From the September 2016 issue

Escape to Erie, Pennsylvania

Kayak fun, tall ships and tales of the sea are all experiences families must check out on a vacation to Erie, Pennsylvania.

Traveling east along Lake Erie, there’s a slim finger of land that tugs at the coast, looking like a claw pointing back toward town. That sliver protected the city of Erie, Pennsylvania, helping make it a sailing and shipping haven – which also propelled it to into seafaring history. For a quick weekend by the lake that’s only a four-hour drive from Detroit, this is the ticket (remember your swimsuits!).

Presque Isle

You could easily spend your entire weekend in Presque Isle State Park (free). Drive from one end to another, first, to get your bearings. Start by exploring by land – you can choose from 15 hiking trails. Most are fairly short, like the Duck Pond Trail, which is right around a half mile. Or take the paved Karl Boyes Multi-Purpose National Recreation Trail. You can bike the 13.5-mile trail in about 90 minutes (bikes are available to rent, or bring your own).

Next, take a break at the beach. There are 11 miles of them – the views and soft waves make it feel like you’re near the ocean instead of by a lake. Bring little baggies so your kids can collect sea glass as you stroll.

Our favorite thing to do was venture out on the water. Kayak and canoe rentals are available at a couple of places, including Lake Erie Outfitters and Presque Isle Canoe & Boat Livery, which is right in the park ($17/hour single kayak, $24/two hours). You can take the boats out on your own or join a guided tour of the lagoons and Misery Bay.

Our guide gave a rousing history of the region as we paddled. We learned how the area – and isle – figured into the War of 1812. Several ships were built in nearby Presque Isle Bay, while sick soldiers were quarantined later in Misery Bay to prevent the spread of smallpox. Many were buried in Graveyard Pond. And yes, it’s all a bit eerie (no pun intended – really). Even the mossy greens that skimmed the water’s surface when I was there looked ominous.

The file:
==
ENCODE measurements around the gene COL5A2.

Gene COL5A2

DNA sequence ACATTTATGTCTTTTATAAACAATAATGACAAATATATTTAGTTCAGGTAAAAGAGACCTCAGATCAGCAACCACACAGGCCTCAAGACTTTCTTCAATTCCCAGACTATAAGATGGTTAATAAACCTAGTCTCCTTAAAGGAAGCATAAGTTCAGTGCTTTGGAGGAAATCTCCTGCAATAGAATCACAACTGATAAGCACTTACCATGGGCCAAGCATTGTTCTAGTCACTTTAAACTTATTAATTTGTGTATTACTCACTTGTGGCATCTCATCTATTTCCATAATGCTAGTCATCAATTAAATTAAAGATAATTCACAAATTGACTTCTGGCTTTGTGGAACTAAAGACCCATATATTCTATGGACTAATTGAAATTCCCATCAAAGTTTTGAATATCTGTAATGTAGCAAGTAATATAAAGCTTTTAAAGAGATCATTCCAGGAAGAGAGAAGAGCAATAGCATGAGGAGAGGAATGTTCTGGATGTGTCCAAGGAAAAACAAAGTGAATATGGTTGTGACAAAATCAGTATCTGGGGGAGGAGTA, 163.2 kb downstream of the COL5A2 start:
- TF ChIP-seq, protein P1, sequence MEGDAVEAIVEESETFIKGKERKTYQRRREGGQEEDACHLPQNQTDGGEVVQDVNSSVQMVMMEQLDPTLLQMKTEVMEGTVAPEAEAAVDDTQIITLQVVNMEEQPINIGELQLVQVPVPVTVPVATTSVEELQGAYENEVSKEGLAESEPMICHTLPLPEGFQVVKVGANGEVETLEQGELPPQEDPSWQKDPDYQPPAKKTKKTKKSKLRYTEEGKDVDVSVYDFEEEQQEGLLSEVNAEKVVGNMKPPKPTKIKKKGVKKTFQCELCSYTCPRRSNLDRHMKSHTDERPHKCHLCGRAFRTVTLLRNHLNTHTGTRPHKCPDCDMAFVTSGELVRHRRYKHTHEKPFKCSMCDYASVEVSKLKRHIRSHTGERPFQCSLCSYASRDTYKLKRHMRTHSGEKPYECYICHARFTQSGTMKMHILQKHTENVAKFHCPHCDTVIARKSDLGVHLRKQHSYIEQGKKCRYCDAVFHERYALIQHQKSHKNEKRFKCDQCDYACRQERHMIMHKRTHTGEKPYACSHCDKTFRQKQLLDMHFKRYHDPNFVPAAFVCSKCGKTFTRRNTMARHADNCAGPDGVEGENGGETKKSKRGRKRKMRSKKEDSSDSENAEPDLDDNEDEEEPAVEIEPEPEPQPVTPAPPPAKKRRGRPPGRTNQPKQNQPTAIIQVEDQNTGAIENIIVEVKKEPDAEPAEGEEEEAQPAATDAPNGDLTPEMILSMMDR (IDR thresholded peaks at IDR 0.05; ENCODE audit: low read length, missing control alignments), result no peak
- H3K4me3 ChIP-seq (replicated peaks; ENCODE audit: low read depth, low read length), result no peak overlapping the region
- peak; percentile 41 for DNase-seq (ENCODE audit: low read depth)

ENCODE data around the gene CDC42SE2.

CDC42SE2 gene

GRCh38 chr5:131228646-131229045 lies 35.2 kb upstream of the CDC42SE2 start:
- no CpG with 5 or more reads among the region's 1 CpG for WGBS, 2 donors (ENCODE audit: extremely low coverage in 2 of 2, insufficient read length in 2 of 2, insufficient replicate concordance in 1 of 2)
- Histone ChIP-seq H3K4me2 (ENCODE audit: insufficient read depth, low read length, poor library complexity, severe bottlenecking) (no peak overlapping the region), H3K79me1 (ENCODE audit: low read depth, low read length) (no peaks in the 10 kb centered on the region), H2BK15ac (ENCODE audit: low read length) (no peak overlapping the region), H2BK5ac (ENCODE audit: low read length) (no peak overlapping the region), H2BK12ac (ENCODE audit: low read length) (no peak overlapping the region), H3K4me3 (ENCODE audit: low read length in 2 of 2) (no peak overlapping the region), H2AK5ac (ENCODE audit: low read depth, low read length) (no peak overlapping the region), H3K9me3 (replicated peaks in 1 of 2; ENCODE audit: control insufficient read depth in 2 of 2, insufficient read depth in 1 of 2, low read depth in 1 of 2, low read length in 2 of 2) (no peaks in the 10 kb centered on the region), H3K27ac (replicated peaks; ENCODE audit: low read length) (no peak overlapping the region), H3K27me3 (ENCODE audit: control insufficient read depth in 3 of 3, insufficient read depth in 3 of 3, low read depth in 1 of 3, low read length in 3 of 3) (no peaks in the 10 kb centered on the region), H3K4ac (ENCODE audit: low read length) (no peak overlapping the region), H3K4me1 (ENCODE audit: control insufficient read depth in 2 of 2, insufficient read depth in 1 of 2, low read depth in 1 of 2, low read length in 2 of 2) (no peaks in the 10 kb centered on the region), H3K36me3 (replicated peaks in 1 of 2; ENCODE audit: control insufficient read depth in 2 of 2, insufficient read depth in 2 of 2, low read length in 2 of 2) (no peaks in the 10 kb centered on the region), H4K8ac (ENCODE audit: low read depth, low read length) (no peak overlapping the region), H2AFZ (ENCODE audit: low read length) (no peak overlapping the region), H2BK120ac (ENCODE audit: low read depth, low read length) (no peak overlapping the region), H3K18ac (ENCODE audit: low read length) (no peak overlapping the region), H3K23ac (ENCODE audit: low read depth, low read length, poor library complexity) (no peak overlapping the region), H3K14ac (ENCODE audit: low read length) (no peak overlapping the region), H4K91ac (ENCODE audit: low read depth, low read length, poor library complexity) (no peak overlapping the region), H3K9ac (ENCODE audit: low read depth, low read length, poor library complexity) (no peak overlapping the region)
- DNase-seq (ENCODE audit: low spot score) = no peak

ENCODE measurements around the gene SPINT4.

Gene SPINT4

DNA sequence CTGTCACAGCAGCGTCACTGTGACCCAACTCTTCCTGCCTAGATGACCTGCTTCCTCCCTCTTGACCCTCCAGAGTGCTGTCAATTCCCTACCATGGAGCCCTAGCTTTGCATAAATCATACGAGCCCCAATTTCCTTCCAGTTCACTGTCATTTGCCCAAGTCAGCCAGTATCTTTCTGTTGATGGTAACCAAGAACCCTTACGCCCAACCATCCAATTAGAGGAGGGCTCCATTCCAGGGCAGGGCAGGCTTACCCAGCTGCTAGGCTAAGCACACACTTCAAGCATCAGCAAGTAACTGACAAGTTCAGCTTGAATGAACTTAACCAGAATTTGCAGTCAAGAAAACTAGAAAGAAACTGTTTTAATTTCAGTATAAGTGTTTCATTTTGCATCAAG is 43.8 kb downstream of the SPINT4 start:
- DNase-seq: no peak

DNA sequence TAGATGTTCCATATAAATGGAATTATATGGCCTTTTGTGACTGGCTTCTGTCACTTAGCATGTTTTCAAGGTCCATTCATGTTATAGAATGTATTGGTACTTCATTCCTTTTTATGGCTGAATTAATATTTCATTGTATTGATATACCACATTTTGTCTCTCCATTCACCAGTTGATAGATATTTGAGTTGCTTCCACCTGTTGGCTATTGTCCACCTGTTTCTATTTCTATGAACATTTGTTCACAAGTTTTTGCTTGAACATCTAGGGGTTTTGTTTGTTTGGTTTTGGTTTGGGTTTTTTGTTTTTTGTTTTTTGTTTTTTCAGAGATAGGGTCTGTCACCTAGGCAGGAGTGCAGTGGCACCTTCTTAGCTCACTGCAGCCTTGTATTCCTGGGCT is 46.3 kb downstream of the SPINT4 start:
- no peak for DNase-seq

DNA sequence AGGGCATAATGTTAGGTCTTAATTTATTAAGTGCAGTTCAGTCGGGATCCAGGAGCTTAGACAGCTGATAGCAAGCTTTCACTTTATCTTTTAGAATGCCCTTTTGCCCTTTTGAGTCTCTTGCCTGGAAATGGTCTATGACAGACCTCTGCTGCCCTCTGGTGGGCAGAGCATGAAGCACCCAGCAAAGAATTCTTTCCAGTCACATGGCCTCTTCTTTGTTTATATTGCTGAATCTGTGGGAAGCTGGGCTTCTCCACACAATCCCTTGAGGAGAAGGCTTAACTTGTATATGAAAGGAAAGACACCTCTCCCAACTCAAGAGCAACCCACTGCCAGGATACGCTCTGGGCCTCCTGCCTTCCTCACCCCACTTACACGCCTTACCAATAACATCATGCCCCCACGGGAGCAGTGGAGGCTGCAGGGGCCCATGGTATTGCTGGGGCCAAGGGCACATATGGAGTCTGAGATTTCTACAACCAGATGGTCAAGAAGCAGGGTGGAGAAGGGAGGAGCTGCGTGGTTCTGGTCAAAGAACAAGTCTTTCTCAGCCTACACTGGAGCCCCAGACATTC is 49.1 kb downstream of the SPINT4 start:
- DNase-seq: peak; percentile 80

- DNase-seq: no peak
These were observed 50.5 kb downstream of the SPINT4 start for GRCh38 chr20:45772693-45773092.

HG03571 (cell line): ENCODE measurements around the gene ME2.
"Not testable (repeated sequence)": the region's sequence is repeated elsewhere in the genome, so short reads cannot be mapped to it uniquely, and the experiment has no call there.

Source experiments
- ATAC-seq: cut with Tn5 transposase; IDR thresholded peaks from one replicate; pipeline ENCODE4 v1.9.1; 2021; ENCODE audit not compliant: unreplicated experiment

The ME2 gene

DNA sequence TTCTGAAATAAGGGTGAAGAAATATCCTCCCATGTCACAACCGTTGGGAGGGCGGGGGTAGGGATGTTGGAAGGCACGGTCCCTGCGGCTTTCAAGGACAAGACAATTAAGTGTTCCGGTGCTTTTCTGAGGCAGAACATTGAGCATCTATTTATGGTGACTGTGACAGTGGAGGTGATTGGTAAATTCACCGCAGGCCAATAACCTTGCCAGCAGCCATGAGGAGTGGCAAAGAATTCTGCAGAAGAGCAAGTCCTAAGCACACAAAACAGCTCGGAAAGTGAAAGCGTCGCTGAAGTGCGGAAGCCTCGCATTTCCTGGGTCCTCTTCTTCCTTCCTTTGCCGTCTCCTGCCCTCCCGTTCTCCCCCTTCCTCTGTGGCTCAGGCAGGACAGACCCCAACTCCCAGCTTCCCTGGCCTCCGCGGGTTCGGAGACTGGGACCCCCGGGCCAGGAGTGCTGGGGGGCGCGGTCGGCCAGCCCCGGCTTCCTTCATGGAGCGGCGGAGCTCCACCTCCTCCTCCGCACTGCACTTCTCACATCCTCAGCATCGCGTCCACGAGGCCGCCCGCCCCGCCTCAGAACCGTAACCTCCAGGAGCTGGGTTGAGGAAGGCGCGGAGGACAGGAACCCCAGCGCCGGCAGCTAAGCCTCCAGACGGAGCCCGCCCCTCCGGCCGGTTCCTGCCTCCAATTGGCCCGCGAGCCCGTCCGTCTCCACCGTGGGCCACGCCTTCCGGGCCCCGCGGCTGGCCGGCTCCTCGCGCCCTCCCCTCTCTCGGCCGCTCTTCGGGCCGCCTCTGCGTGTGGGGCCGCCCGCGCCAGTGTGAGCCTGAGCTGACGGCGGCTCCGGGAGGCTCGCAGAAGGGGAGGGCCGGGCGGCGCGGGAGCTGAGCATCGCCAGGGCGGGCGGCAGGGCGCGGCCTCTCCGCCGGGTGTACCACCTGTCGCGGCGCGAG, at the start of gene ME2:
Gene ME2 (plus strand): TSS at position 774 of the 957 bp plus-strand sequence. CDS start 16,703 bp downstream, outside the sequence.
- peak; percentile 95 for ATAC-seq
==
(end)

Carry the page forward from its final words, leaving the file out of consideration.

Maritime Museum

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Delve deeper into the area’s history at the U.S. Brig Niagara Erie Maritime Museum. Inside are several permanent exhibits that let kids get the feel for what life was like for sailors in the early 19th century. Take your time walking through the officer’s cabin or checking out the old-time diving suit.

The highlight is outside, though, where the two-masted U.S. Brig Niagara is housed. The tall ship is a reconstruction of the original. It still sails the waters around Lake Erie, acting as a training school for would-be sailors ($10/ages 12-plus, $5/3-11, free/2 and under).

Tall Ships

Hankering for more lakeside action? Sept. 8-11, Tall Ships Erie comes to town. During the four-day festival, which includes live music, tours and kids activities, there are around seven to 10 tall ships available to tour.

3 More Family Finds

Erie offers other fun activities that’ll have your kiddos wanting a longer stay.

ExpERIEnce Children’s Museum. Young kids can play with light boxes, make electronic finger paints and build waterways.

Erie Zoo. From red pandas to two-toed sloths, jaguars to African lions – your kids can have their fill of animal sightings from a worldwide assortment of creatures.

Romolo Chocolates. Since 1926, the Romolo family has been perfecting its chocolate chops. In 1994, they started out in Erie and quickly became a local legend.

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